Airlines promise a return to civility, for a fee

Associated PressSeptember 30, 2013 

CORRECTION Airlines Fees

In this Friday, Sept. 27, 2013 photo, passengers check-in their luggage at the Delta counter at Hartsfield-Jackson Atlanta International Airport, in Atlanta. Delta customers now have the option to purchase an upgrade that includes a free checked bag, among other perks.

JOHN AMIS — AP

— Airlines are introducing a new bevy of fees, but this time passengers might actually like them.

Unlike the first generation of charges which dinged fliers for once-free services such as checking a bag, these new fees promise a taste of the good life, or at least a more civil flight.

Extra legroom, early boarding and access to quiet lounges were just the beginning. Airlines are now renting Apple iPads preloaded with movies, selling hot first class meals in coach and letting passengers pay to have an empty seat next to them. Once on the ground, they can skip baggage claim, having their luggage delivered directly to their home or office.

In the near future, airlines plan to go one step further, using massive amounts of personal data to customize new offers for each flier.

“We’ve moved from takeaways to enhancements,” says John F. Thomas of L.E.K. Consulting. “It’s all about personalizing the travel experience.”

Carriers have struggled to raise airfares enough to cover costs. Fees bring in more than $15 billion a year and are the reason the airlines are profitable. But the amount of money coming in from older charges such as baggage and reservation change fees has tapered off. Revenue from bag fees in April, May and June fell 7 percent compared with the same period last year, according to figures released by the government Monday.

So now the airlines are selling new extras and copying marketing methods honed by retailers.

Technological upgrades allow airlines to sell products directly to passengers at booking, in follow-up emails as trips approach, at check-in and on mobile phones minutes before boarding. Delta Air Lines recently gave its flight attendants wireless devices, allowing them to sell passengers last-second upgrades to seats with more legroom.

And just like Amazon.com offers suggested readings based on each buyer’s past purchases, airlines soon will be able to use past behavior to target fliers.

“We have massive amounts of data,” says Delta CEO Richard Anderson. “We know who you are. We know what your history has been on the airline. We can customize our offerings.”

Other airlines are experimenting with tracking passengers throughout the airport. In the future, if somebody clears security hours before their flight, they might be offered a discounted day pass to the airline’s lounge on their phone.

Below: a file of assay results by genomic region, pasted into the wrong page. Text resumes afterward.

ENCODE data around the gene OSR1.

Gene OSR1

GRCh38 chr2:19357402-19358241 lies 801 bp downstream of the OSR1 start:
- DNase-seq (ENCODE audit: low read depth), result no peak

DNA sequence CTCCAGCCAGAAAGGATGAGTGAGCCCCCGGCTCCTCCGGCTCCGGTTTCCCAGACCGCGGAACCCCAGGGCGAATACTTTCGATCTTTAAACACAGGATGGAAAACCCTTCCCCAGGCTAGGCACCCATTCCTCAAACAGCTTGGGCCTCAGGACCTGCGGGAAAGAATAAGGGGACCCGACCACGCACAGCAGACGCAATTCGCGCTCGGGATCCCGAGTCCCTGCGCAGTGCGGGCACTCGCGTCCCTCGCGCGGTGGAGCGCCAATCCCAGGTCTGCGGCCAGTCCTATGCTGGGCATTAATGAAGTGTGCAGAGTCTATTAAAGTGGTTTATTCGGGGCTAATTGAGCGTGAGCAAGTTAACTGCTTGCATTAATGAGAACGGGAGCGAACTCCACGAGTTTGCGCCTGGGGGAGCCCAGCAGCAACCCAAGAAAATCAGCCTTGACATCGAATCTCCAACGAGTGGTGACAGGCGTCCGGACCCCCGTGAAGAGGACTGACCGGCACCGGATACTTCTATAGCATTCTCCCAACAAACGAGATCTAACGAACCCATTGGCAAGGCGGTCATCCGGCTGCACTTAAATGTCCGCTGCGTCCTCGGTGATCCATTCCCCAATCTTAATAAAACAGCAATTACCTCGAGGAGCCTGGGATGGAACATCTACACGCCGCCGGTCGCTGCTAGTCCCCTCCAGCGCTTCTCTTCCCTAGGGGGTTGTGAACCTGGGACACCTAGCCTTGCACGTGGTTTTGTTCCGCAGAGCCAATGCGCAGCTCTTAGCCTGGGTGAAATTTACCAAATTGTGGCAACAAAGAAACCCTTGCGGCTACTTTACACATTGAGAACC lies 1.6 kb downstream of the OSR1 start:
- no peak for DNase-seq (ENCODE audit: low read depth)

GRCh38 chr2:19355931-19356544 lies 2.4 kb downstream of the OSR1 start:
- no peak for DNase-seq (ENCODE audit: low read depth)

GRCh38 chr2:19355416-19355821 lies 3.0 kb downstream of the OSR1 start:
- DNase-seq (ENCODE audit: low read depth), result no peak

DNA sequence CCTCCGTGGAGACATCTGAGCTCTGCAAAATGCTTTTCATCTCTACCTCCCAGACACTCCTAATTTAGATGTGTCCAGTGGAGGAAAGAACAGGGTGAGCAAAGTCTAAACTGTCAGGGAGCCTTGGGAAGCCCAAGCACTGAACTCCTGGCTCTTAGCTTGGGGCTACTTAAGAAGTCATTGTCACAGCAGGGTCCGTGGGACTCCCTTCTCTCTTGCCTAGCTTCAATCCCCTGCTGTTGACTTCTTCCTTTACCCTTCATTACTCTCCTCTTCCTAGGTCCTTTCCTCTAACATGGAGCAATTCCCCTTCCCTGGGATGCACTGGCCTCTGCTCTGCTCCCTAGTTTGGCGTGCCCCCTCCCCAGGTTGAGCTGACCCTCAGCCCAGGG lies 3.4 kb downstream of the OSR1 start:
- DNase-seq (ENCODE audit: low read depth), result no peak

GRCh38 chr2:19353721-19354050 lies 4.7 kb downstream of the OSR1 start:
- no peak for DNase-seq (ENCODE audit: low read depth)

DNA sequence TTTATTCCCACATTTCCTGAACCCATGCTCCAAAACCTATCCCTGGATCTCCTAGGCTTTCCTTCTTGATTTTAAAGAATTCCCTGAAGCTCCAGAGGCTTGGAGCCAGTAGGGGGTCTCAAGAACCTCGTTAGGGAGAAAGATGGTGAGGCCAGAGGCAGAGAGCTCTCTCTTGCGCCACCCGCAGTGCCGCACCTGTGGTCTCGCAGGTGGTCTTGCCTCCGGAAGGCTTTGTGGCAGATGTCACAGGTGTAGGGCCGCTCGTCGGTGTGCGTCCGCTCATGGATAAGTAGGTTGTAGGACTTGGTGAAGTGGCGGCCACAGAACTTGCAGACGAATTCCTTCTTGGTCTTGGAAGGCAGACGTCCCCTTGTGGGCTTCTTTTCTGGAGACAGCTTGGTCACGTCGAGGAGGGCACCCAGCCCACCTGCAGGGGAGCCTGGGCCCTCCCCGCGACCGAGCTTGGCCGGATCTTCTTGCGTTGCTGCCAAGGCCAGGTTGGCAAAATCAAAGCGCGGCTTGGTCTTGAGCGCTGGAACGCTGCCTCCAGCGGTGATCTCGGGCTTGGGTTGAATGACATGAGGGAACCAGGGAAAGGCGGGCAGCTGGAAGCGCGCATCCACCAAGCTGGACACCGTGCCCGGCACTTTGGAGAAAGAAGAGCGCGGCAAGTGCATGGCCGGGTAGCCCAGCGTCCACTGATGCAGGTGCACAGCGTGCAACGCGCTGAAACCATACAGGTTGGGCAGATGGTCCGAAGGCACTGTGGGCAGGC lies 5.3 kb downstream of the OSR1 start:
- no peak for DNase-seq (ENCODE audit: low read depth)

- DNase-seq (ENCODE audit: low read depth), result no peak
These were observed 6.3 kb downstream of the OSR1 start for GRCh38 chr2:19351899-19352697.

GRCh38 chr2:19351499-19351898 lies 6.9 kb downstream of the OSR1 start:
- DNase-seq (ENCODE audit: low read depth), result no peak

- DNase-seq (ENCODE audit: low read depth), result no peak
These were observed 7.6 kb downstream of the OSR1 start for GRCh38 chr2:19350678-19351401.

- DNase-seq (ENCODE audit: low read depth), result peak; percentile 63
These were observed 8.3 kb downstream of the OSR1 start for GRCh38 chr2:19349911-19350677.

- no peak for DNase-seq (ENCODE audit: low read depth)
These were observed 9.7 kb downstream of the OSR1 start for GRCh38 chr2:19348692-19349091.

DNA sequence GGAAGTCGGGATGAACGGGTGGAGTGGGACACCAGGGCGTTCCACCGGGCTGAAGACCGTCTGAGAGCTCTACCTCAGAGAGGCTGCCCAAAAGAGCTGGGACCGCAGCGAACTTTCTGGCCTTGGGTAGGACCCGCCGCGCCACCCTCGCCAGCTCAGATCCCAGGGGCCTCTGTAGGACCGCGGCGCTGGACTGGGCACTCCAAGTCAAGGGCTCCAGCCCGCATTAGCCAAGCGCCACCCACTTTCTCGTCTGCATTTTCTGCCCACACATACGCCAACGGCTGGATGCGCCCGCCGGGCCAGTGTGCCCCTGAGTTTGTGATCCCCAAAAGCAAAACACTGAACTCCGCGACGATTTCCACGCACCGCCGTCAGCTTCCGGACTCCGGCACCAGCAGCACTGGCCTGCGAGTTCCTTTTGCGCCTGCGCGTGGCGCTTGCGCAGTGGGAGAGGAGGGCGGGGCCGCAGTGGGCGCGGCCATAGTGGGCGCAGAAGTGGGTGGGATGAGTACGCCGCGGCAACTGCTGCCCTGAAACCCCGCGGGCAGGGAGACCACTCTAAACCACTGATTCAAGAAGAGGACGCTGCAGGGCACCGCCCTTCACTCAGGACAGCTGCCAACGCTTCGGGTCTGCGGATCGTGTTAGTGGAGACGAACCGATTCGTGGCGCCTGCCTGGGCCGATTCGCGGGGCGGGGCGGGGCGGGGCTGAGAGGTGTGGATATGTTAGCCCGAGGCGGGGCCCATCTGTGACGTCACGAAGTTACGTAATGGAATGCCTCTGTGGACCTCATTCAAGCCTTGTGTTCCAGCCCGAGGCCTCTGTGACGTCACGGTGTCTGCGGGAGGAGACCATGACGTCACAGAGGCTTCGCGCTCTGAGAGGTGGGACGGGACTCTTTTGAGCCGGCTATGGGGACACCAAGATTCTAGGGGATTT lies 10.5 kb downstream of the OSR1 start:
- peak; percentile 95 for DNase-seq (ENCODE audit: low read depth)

Airlines have yet to find the right balance between being helpful and being creepy. So, for now, most of the data is being used to win back passengers after their flight is delayed or luggage is lost.

“We want to get back to a point where people feel like travel isn’t something to endure, but something they can enjoy,” says Bob Kupbens, a former Target executive and Delta’s current vice president of marketing and digital commerce.

Most fares today don’t cover the cost of flying. While the average domestic roundtrip base fare has climbed 3 percent over the past decade to $361.95, when adjusted for inflation, the price of jet fuel has nearly tripled.

U.S. airlines collect more than $6 billion a year in baggage and reservation change fees. They also collect $9 billion more from selling extras such as frequent flier miles, early boarding and seat upgrades. Together, the fees account for 10 percent of U.S. airlines’ revenue.

Fees provide airlines with another advantage: The Internal Revenue Service has said because they aren’t directly related to transporting passengers, they aren’t subject to the 7.5 percent excise tax travelers pay on base fares. Taxing fees would give the government an extra $1.1 billion a year to fund the Federal Aviation Administration, runway upgrades and air traffic control improvements.

Without the fees, experts say fares would be 15 percent higher.

“You’re either going to go out of business or find a way to cover” your costs, says Robert E. Jordan, Southwest Airlines’ executive vice president and chief commercial officer.

Southwest has held off charging for most checked bags. But it sells plenty of other add-ons.

Recently, it introduced a way for people at the back of the boarding line on some flights to cut to the front for $40. It’s not a blockbuster seller – one person pays up every two flights – but with 3,600 daily flights, that nets $70,000 in extra daily revenue or $25 million a year.

Airlines now alter fees based on demand. United Airlines used to sell its Economy Plus extra legroom seats for one price per route. Today, aisle seats cost more than middle seats; prices are higher on popular flights.

That change in thinking has helped United increase fee revenue by 13 percent this year to more than $20 per one-way passenger.

Airlines are also starting to bundle items. Passengers purchase items they might not necessarily buy alone; it also simplifies the dizzying array of offers.

“I don’t want you to have to do the math every time,” says Rick Elieson, managing director of digital marketing at American Airlines.

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